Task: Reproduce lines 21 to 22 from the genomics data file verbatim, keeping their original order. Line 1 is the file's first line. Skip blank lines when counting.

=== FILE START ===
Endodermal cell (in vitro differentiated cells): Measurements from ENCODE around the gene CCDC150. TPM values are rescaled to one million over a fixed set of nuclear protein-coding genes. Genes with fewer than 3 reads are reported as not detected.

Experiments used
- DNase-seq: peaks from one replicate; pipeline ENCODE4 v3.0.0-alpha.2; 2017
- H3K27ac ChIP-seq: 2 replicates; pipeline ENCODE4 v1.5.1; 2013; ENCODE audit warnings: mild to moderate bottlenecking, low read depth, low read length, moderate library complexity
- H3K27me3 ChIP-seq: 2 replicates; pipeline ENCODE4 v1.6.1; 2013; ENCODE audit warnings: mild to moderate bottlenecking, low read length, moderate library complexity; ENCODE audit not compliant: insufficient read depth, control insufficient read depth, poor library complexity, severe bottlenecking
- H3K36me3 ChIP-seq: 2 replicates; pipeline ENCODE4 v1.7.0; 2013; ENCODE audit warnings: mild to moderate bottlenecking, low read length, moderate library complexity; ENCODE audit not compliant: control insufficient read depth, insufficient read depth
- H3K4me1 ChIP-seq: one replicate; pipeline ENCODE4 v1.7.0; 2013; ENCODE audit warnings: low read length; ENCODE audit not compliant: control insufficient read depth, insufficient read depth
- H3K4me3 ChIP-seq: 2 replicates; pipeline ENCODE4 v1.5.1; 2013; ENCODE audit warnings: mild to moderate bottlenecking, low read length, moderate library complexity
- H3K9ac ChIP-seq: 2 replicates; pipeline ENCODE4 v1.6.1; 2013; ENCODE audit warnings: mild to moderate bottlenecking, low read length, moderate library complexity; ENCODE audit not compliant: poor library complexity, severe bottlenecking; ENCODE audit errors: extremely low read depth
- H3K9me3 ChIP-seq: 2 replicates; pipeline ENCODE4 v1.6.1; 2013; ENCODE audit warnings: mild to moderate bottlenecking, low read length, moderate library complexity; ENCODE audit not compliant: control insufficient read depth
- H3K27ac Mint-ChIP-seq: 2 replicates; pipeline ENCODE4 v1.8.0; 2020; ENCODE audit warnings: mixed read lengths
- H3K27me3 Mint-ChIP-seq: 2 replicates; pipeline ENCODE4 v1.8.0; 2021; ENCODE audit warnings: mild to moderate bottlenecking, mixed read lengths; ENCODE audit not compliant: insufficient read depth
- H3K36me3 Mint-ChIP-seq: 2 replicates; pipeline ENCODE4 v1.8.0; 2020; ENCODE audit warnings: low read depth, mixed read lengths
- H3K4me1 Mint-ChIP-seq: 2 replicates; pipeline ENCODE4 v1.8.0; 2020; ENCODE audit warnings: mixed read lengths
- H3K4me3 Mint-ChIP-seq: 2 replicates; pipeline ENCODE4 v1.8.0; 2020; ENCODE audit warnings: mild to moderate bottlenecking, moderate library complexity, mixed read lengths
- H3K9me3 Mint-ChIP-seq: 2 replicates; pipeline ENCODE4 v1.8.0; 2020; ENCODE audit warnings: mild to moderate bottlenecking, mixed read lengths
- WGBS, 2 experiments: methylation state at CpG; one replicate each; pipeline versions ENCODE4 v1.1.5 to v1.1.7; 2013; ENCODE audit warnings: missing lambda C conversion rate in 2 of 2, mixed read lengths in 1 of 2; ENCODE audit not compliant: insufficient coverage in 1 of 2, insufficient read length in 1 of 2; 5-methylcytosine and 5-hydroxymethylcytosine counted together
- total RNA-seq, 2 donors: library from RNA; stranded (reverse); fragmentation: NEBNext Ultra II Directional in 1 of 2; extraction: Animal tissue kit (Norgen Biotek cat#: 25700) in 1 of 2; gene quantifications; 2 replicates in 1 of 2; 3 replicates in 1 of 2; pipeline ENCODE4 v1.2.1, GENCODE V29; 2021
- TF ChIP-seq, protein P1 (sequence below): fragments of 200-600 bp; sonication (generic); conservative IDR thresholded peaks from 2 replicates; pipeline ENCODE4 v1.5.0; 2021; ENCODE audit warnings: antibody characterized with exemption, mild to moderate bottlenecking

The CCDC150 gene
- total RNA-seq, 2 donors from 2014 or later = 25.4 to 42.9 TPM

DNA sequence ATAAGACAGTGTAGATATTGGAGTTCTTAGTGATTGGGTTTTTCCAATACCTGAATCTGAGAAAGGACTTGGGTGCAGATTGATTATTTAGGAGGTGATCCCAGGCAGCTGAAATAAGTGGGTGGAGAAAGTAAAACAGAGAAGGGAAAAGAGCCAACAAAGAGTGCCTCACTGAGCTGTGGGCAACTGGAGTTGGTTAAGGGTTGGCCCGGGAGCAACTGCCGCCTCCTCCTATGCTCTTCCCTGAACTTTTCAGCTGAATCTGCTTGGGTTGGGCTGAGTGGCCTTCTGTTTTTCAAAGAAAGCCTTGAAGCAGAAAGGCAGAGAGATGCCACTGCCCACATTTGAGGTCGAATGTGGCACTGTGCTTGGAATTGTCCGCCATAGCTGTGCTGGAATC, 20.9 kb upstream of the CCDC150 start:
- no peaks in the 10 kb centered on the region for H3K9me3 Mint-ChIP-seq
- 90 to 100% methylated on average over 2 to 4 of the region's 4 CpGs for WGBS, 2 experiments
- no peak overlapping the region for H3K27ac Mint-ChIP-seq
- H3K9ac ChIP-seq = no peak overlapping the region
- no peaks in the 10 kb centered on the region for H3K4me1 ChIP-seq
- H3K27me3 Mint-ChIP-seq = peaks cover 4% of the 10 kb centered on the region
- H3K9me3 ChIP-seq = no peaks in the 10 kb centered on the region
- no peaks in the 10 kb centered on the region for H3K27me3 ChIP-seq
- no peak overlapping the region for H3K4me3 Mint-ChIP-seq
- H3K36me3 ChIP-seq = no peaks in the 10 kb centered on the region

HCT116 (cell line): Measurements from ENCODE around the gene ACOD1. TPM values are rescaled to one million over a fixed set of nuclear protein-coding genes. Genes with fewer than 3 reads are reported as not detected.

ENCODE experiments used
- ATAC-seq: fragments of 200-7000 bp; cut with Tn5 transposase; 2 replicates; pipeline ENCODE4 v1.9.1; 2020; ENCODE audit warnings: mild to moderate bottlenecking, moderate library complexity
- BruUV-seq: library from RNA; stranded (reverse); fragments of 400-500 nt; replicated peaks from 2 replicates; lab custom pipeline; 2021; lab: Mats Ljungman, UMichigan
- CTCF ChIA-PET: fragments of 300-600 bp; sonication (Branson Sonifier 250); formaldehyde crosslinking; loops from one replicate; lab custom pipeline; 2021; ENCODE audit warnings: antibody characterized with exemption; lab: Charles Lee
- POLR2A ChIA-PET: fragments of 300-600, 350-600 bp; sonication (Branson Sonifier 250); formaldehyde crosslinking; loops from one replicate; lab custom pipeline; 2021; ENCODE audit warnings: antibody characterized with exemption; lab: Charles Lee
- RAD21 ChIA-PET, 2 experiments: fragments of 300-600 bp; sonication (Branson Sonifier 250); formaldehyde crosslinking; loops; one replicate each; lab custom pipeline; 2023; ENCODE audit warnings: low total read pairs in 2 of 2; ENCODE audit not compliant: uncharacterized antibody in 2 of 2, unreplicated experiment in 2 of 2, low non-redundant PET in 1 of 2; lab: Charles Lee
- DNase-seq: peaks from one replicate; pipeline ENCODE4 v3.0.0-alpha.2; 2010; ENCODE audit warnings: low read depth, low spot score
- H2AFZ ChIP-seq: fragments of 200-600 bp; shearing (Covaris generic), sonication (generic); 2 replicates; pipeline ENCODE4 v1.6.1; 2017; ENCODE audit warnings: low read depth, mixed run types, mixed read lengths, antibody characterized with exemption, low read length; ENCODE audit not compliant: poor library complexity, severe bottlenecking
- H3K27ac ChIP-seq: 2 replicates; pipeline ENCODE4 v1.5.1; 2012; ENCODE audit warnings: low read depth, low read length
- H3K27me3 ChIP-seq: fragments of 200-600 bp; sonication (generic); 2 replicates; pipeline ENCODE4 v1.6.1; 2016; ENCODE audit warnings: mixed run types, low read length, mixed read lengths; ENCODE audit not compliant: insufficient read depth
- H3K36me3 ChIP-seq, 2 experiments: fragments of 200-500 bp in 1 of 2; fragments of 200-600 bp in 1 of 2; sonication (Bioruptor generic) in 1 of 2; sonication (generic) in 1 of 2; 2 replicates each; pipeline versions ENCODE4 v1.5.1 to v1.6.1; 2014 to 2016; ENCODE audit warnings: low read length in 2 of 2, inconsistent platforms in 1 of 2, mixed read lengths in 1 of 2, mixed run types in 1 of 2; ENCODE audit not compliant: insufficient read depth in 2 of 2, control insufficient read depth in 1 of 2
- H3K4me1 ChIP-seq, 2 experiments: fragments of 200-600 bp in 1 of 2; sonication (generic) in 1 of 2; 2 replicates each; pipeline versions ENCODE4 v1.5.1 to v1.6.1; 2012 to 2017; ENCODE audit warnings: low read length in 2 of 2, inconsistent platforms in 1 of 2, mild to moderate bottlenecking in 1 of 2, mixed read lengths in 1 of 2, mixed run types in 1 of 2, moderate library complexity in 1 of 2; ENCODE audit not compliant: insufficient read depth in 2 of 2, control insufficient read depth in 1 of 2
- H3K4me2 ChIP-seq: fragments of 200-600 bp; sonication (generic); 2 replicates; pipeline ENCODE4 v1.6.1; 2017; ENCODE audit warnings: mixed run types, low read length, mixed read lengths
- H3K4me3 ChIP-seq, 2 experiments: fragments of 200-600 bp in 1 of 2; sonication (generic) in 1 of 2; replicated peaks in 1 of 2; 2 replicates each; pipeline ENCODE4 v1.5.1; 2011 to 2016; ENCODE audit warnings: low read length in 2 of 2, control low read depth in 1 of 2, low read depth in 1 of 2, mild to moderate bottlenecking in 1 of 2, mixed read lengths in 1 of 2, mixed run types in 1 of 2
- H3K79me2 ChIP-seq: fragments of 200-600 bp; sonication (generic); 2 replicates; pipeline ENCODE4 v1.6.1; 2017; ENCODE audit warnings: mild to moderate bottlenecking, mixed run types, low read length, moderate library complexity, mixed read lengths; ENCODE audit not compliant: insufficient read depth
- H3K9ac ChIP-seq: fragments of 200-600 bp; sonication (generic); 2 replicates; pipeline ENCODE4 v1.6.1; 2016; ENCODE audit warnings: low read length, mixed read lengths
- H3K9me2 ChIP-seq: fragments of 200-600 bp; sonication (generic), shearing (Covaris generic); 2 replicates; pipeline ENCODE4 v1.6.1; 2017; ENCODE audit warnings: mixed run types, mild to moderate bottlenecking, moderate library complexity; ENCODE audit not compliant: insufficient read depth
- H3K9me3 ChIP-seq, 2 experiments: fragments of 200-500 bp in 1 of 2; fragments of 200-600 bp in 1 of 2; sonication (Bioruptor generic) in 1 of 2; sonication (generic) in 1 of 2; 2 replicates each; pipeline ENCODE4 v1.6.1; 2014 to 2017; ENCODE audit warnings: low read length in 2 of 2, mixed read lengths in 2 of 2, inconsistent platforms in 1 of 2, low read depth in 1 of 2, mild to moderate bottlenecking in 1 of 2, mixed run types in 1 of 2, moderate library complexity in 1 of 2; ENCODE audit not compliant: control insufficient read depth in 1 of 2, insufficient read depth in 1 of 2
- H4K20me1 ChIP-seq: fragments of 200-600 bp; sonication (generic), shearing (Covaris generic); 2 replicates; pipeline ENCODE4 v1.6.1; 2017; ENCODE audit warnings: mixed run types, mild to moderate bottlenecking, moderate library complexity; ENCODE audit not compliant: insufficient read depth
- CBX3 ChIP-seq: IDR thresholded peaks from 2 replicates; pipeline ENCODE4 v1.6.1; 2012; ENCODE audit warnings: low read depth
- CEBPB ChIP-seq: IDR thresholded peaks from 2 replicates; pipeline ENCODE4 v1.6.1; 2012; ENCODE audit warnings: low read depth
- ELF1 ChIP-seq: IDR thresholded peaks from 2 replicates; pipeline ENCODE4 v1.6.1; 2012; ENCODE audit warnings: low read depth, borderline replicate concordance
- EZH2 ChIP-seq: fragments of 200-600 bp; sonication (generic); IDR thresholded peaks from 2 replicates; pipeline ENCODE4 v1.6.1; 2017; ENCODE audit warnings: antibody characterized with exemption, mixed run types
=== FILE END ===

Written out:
- total RNA-seq, 2 donors from 2014 or later = 25.4 to 42.9 TPM

DNA sequence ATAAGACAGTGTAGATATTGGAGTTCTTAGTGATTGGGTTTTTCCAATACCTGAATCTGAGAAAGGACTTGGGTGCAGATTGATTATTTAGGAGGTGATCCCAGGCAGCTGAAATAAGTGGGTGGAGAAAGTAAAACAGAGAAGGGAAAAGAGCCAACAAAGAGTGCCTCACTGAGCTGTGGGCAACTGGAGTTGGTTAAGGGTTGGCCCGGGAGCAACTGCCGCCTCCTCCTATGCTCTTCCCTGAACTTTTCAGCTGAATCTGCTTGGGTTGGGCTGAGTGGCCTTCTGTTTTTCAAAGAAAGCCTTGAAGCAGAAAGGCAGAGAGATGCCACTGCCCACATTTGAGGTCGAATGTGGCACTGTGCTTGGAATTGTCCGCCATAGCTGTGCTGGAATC, 20.9 kb upstream of the CCDC150 start: